Posts Tagged ‘Hablamos Espanol’

Homes Still Selling Fast Heading Into Fall

September 2 2015

With home buyer demand starting to slow along seasonal trends, properties for sale are staying on the market slightly longer. For transactions that closed in July, the homes were typically on the market for 42 days, according to the latest REALTORS® Confidence Index. NAR notes that the number of days on market typically rises after June because of seasonal changes and an overall slowdown in the housing market heading into fall.

But with inventory still tight, properties are moving faster than they did a year ago — when they averaged 48 days on the market, according to NAR. In July, 43 percent of sold properties spent less than a month on the market.

Short sales are on the market for the longest time, at 135 days, while foreclosed properties are staying on the market an average of 49 days. Non-distressed properties averaged 41 days, according to NAR.

Source: “In What States Did Properties Sell Quickly in May-July 2015?” National Association of REALTORS® Economists’ Outlook blog (Sept. 1, 2015)

HUD, FHA Urge Home Inspections

September 1 2015

Starting Sept. 14, the U.S. Department of Housing and Urban Development is including a mandate that instructs lenders to inform borrowers when they first meet to get a home inspection prior to purchasing a home. The mandate will be added to the HUD/Federal Housing Administration Single Family Policy Handbook and will include a document called “For Your Protection, Get a Home Inspection.”

“We are proud to provide critical inspection information for this handbook to help home buyers protect themselves,” says Frank Lesh, American Society of Home Inspectors, executive director. “Owning a home is one of the biggest financial investments in a person’s life, and a home inspection can help prevent costly problems.”  We agree!

Source: “HUD and FHA Urge Buyers to Have Homes Inspected Before Purchase,” RISMedia (Aug. 31, 2015)

Proposition 90: Savings For Home Buyers Age 55 Plus

August 30 2015

Ordinarily under Proposition 13 in California, the value of a home for property tax purposes is re-assessed to market level whenever a change in ownership may take place. This usually results in higher property taxes on the home buyers new home.

In November 1988, the state‘s voters approved Proposition 90, which is designed to induce greater turnover of homes owned by senior citizens. Proposition 90 may provide anyone over the age of 55 with relief from Proposition 13 by allowing them to move from one county to another without undergoing a change in their basic property taxes. El Dorado County is one of only a few in California participating in this tax saving program.

For more information contact us or view the State Board of Equalization site at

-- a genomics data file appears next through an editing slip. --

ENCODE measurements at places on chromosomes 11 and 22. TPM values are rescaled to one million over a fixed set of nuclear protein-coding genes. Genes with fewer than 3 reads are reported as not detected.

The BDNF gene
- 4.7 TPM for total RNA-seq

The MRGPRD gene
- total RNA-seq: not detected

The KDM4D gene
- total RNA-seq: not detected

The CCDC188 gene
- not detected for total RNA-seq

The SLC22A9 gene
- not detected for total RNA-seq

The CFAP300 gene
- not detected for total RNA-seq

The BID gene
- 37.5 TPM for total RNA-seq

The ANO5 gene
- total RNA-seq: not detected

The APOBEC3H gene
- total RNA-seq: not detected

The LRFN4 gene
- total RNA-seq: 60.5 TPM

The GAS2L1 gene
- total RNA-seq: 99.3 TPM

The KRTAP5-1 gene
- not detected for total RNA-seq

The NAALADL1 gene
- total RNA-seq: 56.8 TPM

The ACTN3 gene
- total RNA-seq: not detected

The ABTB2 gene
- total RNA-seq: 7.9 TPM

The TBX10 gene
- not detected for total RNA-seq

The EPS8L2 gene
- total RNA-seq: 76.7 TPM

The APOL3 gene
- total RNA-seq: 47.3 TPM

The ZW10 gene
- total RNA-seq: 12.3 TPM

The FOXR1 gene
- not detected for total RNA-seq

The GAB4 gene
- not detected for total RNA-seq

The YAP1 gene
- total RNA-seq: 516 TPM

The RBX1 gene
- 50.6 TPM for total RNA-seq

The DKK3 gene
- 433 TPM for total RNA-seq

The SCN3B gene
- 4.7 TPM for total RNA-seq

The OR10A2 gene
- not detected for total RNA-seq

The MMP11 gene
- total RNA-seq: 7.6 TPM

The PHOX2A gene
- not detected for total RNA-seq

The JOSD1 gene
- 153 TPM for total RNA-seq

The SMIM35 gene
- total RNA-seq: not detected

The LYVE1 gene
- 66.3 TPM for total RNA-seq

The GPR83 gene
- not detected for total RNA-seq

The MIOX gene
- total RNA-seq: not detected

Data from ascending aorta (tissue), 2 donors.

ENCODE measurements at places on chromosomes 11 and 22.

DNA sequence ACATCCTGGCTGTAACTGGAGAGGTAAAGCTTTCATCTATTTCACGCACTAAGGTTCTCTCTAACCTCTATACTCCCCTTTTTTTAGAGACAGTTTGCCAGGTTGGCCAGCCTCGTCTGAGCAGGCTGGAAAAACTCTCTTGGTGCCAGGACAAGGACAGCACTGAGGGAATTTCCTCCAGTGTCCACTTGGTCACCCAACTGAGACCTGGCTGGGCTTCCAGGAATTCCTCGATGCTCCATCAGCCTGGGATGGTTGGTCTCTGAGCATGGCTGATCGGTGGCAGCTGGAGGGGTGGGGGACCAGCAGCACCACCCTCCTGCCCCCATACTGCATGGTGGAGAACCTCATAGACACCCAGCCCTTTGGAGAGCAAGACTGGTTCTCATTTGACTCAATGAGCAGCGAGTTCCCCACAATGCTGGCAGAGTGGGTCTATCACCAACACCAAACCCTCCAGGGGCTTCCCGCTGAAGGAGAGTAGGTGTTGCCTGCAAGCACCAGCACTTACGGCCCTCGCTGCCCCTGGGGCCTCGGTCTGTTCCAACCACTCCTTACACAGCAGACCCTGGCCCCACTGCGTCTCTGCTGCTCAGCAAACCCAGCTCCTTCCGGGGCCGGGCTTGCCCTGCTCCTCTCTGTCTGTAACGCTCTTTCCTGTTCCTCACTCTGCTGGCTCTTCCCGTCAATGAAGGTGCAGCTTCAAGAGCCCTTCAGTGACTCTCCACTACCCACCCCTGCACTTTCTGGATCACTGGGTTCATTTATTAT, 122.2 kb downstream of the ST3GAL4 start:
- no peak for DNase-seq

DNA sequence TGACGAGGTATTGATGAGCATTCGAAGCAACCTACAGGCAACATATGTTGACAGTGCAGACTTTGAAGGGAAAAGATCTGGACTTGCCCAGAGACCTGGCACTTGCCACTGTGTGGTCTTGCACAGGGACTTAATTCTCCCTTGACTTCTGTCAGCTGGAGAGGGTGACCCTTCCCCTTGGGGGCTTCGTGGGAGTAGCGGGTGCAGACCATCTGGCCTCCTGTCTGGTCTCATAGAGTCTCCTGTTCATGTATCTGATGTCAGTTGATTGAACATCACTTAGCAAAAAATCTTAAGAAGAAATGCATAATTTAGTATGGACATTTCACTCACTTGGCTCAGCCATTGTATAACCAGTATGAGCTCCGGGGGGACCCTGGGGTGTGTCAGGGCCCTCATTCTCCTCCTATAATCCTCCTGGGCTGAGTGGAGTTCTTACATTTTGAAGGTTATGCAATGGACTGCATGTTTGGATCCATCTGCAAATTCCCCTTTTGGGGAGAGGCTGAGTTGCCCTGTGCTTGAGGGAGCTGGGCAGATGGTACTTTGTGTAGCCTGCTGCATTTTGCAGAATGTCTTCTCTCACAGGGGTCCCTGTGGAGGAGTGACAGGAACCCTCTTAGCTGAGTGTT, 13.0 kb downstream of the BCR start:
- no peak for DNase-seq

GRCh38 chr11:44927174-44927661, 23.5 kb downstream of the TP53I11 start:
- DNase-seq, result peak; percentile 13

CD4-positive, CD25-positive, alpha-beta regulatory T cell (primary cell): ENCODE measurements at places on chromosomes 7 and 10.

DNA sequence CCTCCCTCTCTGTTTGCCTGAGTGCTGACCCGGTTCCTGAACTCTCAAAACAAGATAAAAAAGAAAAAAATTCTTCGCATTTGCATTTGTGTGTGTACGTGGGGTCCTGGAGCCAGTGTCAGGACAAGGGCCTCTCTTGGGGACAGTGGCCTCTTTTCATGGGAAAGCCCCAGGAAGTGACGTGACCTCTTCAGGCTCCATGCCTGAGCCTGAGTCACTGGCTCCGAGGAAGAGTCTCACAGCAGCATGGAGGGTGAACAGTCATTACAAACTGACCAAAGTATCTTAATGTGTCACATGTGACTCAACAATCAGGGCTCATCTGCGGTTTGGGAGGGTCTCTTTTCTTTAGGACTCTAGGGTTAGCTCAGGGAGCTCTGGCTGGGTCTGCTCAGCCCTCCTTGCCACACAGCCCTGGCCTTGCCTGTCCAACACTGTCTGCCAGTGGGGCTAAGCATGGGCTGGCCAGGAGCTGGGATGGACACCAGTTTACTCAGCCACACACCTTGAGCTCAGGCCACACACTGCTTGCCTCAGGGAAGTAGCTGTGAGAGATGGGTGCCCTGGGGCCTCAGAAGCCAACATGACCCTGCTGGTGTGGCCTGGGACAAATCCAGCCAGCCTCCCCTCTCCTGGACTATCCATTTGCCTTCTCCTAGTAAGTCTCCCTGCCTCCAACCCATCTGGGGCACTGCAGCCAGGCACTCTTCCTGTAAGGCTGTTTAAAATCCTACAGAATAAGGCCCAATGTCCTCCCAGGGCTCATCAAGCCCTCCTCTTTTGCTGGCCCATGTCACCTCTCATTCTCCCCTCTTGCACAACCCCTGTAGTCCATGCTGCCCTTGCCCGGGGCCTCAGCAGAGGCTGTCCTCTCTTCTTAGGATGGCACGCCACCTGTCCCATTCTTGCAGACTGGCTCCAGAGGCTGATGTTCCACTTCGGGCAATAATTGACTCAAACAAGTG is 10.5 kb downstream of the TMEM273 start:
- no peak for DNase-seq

Stock Shock Shakes Mortgage Rates

August 29 2015

“Events in China generated eye-catching volatility in equity markets worldwide over the past week,” says Sean Becketti, Freddie Mac’s chief economist. “Interest rates also rocked up and down — although to a lesser extent than equities — as investors alternated between flights to quality and bargain hunting among beaten-down stocks. Amidst all this confusion, the 30-year mortgage rate dropped to 3.84 percent, the lowest mark since May and the fifth consecutive week with a rate below 4 percent.”

Freddie Mac reported the following national averages for the week ending Aug. 27:

  • 30-year fixed-rate mortgages: averaged 3.84 percent with an average 0.6 point, dropping from last week’s 3.93 percent average. A year ago, 30-year rates averaged 4.10 percent.
  • 15-year fixed-rate mortgages: averaged 3.06 percent with an average 0.6 point, dropping from last week’s 3.15 percent average. Last year at this time, 15-year rates averaged 3.25 percent.
  • 5-year hybrid adjustable-rate mortgages: averaged 2.90 percent with an average 0.4 point, dropping from last week’s 2.94 percent average. Last year at this time, 5-year ARMs averaged 2.97 percent.
  • 1-year ARMs: averaged 2.62 percent with an average 0.3 point, holding the same average as last week. Last year at this time, 1-year ARMs averaged 2.39 percent.

Source: Freddie Mac

Tiny Houses Create Expanding Niche

August 27 2015

Whether it’s for a starter home or a second home, some buyers take the idea of a “little place of their own” seriously. Houses that may be smaller than some living rooms.

The five featured build-to-order homes — many of which come on wheels — range in size from a cozy 140 square feet to an expansive 269 square feet. The colorful Toy Box Tiny House, for example, can be had for as little as $35,000 and features a “sliding glass door, built-in planters, reconfigurable storage/seating cubes, floating cabinet for cooking ingredients, [and a] loft big enough for a king-size bed,” reports Curbed’s Jenny Xie.

Because of the tight space of these floor plans, most units come with at least some custom amenities. But if your buyers want even more minimalism, Monarch Tiny Homes can supply a 170-square-foot “half and half” for only $22,000 with no interior furnishings. The structure, says Xie, includes “plywood flooring, recycled siding, self-contained composting toilet, LED lighting, [and] mostly bare interiors ready for your own vision.”